Volume 53 | Number 3 | June 2018

Abstract List

Jonathan L. Vandergrift M.S., Bradley M. Gray Ph.D., Weifeng Weng Ph.D.


To evaluate the effect of state continuing medical education () requirements on physician clinical knowledge.

Data Sources

Secondary data for 19,563 general internists who took the Internal Medicine Maintenance of Certification () examination between 2006 and 2013.

Study Design

We took advantage of a natural experiment resulting from variations in requirements across states over time and applied a difference‐in‐differences methodology to measure associations between changes in requirements and physician clinical knowledge. We measured changes in clinical knowledge by comparing initial and examination performance 10 years apart. We constructed difference‐in‐differences estimates by regressing examination performance changes against physician demographics, county and year fixed effects, trend–state indicators, and state change indicators.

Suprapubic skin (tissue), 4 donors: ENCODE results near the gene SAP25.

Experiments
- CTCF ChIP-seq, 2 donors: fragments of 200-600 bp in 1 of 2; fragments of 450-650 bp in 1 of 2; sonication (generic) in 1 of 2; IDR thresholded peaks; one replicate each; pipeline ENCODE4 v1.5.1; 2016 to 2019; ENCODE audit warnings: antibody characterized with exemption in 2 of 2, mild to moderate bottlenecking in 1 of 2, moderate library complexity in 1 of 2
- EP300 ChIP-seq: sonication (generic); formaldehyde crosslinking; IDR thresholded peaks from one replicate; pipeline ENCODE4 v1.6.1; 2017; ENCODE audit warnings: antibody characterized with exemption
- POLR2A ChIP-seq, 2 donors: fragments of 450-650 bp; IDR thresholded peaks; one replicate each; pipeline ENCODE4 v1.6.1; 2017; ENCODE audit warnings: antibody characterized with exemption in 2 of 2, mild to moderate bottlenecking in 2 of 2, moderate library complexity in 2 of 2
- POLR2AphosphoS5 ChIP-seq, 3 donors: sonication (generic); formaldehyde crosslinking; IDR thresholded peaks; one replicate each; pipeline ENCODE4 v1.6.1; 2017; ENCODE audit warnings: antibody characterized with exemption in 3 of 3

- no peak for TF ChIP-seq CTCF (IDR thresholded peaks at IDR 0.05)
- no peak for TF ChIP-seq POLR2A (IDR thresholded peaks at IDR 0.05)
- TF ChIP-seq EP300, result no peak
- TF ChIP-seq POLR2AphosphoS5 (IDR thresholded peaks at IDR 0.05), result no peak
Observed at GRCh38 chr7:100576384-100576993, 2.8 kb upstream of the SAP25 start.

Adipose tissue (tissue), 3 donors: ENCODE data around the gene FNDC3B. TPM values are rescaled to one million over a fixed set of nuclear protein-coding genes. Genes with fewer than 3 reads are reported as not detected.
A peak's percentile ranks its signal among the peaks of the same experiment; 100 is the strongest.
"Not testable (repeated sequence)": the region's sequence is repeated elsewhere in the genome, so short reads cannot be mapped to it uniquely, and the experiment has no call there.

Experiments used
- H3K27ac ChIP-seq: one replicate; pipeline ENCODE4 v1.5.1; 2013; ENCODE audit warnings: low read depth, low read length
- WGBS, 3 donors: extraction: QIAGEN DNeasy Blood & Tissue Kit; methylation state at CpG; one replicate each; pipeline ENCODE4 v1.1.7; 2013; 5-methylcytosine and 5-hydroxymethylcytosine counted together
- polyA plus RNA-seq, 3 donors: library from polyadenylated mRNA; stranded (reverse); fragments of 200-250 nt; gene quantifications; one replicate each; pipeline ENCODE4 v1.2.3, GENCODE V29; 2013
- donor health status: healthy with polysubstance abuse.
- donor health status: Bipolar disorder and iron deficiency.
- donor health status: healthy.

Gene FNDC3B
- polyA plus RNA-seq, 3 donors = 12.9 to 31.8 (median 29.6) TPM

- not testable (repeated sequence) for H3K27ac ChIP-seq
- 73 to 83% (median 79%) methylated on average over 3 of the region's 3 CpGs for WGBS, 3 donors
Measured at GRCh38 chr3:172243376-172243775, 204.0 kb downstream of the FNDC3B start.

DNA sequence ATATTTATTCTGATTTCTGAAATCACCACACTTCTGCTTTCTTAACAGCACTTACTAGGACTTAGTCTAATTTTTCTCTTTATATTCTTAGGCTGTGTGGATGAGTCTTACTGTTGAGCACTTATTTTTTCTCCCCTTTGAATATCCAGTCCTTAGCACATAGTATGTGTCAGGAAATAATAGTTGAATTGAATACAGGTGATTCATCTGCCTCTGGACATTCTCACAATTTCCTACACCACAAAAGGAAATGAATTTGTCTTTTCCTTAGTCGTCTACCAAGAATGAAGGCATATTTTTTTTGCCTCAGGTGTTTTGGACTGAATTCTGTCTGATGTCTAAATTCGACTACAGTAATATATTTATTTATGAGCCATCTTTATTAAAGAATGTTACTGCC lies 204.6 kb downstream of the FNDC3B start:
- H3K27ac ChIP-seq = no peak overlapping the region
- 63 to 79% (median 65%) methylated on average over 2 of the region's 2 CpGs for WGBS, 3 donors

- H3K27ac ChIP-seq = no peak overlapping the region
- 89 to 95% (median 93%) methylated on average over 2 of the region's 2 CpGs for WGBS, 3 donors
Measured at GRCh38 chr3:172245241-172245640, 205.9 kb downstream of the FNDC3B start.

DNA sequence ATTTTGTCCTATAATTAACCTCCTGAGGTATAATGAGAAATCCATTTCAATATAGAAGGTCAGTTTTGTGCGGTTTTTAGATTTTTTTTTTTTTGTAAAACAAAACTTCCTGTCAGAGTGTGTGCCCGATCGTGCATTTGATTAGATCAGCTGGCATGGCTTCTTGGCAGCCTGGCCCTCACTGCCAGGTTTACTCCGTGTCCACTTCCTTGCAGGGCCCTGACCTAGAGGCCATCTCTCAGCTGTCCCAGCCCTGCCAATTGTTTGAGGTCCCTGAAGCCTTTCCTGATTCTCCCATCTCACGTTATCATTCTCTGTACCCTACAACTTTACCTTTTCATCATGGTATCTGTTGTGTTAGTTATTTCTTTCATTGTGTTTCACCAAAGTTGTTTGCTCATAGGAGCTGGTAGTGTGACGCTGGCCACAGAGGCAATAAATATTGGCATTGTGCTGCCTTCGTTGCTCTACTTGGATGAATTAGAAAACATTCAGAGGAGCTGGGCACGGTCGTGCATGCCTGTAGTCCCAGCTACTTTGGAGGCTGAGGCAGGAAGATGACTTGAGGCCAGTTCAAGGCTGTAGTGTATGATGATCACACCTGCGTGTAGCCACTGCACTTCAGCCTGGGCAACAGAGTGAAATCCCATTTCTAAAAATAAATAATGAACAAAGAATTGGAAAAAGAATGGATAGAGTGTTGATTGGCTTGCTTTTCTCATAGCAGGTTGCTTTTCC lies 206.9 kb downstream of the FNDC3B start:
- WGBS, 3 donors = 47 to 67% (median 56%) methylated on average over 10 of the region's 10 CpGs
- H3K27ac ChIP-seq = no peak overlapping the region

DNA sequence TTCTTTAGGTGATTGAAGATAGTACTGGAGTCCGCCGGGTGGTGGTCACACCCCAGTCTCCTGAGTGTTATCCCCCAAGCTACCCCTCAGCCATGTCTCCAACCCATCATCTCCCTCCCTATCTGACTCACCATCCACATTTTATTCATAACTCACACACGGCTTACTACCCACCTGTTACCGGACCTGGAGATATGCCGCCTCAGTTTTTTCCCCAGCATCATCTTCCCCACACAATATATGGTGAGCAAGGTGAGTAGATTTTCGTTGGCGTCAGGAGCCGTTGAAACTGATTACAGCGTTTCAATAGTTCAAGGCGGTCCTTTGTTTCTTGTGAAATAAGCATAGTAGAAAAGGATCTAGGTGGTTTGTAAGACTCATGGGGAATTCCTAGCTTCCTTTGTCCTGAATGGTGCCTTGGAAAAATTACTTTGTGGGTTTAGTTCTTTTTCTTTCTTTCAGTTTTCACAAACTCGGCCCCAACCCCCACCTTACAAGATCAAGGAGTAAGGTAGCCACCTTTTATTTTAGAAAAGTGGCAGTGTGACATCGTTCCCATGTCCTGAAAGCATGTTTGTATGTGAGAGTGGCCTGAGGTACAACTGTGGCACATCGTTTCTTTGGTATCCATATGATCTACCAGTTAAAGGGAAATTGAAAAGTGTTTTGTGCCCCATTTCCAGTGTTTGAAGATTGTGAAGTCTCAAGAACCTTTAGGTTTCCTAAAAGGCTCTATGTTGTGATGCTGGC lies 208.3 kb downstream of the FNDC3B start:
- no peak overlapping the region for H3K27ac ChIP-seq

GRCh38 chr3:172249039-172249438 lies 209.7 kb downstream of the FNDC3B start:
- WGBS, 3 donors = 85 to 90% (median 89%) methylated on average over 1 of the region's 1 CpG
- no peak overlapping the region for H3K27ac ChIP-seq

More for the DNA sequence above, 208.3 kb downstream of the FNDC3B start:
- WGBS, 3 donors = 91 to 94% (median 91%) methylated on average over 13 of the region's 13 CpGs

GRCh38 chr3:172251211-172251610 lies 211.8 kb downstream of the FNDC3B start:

Data Collection

Physician data were compiled by the American Board of Internal Medicine. State policies were compiled from American Medical Association reports.

Principal Findings

More rigorous credit‐hour requirements (mostly implementing a new requirement) were associated with an increase in examination performance equivalent to a shift in examination score from the 50th to 54th percentile.


Among physicians required to engage in a summative assessment of their clinical knowledge, requirements were associated with an improvement in physician clinical knowledge.